Every year I set aside 2-3 months that are dedicated to achieving specific goals through a particular 30 day skill challenge. I have found this to be an incredibly effective way to become an all around better athlete. The goals are wide ranging but the rules remain the same:
- No booze
- Eat quality foods
- Develop a program specific to the task at hand.
This formula has gotten me among other things my first kipping muscle up, my first strict muscle up, improved my clean by 40lbs (technique much?), and helped me PR a 2 year stagnant deadlift number. The method works. You go into a tunnel for 30 days of self-improvement and come out a little more badass than you were before.
How do I decide where I need to improve? Easy, I base it on my metcons. We all have weaknesses that become apparent on the whiteboard. One of the great things about CrossFit is our ability to quantify everything just by looking at our progress over time.
So looking at your progress, where are you weak in your metcon? Are you unable to RX a movement due to a lack of strength or due to a lack of skill? For skill I recommend working with a coach specific to the skill you need. For strength, it may be time for a reset and programming dedicated to strength gains.
Working for 30 days and dedicating yourself to a specific task as I describe above may get you to where you want to be, but here is where the comments come in: In order for you to get stronger at a lift, you may need to take some time off from your WODs.
Get over your fear of missing WODs. You will come back stronger:
We Crossfitters live for the WOD. We show up every day excited to see what misery the whiteboard gods bestowed upon us. Taking 30 days away immediately sends anxiety levels through the roof for many of us.
That first muscle up feeling!
The truth is 30 days is simply not enough to hurt your ability to blast through WODs. Don’t believe me? Test for yourself. Knock out any of the “ladies” before going on a 30 day strength cycle, and hit the same one after your return. The difference will be negligible. I’ve even been faster 30 days later just because I was so excited to WOD again.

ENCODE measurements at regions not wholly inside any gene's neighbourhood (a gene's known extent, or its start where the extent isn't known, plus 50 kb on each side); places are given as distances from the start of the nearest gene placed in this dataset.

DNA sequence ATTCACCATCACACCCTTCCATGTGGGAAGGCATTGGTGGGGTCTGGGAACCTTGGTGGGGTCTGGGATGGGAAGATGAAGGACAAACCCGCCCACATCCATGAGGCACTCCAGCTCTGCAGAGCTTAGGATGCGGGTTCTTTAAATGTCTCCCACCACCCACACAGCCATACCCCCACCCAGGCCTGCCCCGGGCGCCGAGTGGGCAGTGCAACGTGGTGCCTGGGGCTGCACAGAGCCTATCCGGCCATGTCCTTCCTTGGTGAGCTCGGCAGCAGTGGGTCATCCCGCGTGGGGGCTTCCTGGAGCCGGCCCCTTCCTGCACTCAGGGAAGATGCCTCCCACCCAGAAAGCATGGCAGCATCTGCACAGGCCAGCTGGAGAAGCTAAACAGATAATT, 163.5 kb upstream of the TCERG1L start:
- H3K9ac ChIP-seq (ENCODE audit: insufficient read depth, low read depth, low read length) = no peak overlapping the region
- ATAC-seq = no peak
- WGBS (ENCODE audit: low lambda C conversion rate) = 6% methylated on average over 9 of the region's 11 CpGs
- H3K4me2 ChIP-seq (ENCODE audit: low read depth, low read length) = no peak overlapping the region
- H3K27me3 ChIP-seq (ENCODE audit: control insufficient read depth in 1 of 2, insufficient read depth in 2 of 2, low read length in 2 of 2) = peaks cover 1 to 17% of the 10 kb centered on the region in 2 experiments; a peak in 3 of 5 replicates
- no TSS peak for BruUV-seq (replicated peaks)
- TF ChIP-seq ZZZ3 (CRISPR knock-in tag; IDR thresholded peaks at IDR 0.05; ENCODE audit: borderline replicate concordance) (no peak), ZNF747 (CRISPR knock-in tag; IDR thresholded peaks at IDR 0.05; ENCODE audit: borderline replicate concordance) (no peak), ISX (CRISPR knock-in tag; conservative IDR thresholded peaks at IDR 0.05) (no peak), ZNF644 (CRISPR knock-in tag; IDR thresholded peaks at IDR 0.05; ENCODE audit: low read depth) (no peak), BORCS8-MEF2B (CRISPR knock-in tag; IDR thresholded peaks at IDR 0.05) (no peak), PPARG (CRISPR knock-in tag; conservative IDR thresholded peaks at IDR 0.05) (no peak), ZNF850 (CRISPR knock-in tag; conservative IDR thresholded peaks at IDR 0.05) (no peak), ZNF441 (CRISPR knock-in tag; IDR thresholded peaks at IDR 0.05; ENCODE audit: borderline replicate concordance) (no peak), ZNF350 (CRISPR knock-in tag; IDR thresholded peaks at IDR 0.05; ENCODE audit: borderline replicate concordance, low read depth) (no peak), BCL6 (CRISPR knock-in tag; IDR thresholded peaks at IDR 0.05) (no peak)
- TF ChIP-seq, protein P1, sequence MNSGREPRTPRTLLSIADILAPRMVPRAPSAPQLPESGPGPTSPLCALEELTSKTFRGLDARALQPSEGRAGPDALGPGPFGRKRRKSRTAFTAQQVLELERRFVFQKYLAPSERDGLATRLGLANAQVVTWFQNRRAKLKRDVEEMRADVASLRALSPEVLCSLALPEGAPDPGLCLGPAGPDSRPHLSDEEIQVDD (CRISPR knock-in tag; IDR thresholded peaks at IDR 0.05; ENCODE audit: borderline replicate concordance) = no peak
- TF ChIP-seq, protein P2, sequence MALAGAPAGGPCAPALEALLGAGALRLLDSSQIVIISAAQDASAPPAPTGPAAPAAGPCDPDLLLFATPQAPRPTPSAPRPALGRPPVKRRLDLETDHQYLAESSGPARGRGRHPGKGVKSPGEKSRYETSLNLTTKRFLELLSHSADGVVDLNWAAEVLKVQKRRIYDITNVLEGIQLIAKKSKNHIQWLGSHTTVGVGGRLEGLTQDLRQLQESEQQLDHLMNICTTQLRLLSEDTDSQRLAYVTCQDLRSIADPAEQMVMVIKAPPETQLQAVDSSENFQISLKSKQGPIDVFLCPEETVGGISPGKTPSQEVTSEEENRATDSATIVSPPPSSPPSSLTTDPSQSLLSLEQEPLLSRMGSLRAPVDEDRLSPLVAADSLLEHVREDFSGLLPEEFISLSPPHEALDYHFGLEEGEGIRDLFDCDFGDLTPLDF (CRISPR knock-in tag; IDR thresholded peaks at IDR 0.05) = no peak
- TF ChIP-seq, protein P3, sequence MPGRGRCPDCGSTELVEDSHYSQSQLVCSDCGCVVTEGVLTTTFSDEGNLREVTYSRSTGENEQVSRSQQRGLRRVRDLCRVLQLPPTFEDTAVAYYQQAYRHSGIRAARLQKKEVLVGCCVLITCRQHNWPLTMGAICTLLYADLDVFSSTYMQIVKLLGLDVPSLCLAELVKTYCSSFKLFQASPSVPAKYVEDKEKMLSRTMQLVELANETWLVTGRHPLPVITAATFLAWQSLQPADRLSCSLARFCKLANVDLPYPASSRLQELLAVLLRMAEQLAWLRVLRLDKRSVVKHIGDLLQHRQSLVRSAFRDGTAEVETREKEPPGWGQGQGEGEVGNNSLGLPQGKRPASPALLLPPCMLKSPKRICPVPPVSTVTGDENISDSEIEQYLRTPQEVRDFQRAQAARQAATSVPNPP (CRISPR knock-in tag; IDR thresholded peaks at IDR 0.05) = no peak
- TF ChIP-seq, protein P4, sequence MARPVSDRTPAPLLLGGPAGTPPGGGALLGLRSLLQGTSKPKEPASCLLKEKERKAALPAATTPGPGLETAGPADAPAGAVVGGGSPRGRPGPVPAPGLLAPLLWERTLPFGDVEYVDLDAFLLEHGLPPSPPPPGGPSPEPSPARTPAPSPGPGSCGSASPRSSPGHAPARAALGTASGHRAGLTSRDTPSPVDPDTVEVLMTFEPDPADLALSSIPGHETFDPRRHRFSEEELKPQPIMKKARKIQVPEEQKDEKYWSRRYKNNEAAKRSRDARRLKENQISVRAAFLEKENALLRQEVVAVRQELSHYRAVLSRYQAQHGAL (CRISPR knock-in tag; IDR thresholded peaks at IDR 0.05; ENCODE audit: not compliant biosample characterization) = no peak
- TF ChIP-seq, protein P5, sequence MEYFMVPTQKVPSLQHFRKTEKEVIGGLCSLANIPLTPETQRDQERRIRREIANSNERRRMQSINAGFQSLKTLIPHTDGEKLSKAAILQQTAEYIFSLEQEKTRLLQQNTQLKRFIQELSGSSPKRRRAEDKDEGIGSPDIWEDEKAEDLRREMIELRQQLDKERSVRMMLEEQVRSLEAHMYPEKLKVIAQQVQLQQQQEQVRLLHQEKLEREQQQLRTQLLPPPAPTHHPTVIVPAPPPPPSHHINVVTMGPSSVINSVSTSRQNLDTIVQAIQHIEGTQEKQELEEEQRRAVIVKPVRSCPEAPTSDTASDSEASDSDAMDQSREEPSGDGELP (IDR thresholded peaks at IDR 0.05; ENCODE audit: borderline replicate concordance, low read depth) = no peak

You will also find your strength gains will make WODs easier. Take “Diane” for example. 21-15-9 Deadlifts and handstand push-ups. The RX for deadlifts for men is 225lbs. Which athlete is working harder at the deadlifts, the one with a 300lb 1 rep max or the one with a 450lb 1 rep max? Yes, it is true that the one that lifts lighter could still have a stronger engine, but overall the athlete that has more maximal strength will lift for more reps at the prescribed weight. If both of those athletes are somewhat equal in other aspects of fitness, we can safely conclude who will have the faster time in this WOD.
Don’t take my word for it. View how professional athletes train year round:
An annual training cycle for an athlete is known as a macrocycle. Macrocycles are broken down to specific parts known as mesocycles which are further broken down to specific programming known as microcycles. Microcycles are phases that are typically 30-40 days dedicated to a specific function. After collegiate and pro athletes finish a season, they enter a mesocycle typically known as the recovery phase. Immediately following the recovery phase comes the preparatory phase.
During the preparatory phase, the focus is on maximum strength. This is where athletes train programmed microcycles dedicated to becoming stronger in very specific areas. Athletes then enter a pre-competitive phase. This is where we begin to see more metabolic conditioning. Notice the trend here? Many pro athletes are not jumping right into metcons without a solid base of strength. In fact, they may spend 60-90 days just getting strong before you see them doing any work that resembles a WOD.
The pros know that a strong base takes time to develop. Are you putting the cart before the horse in your training?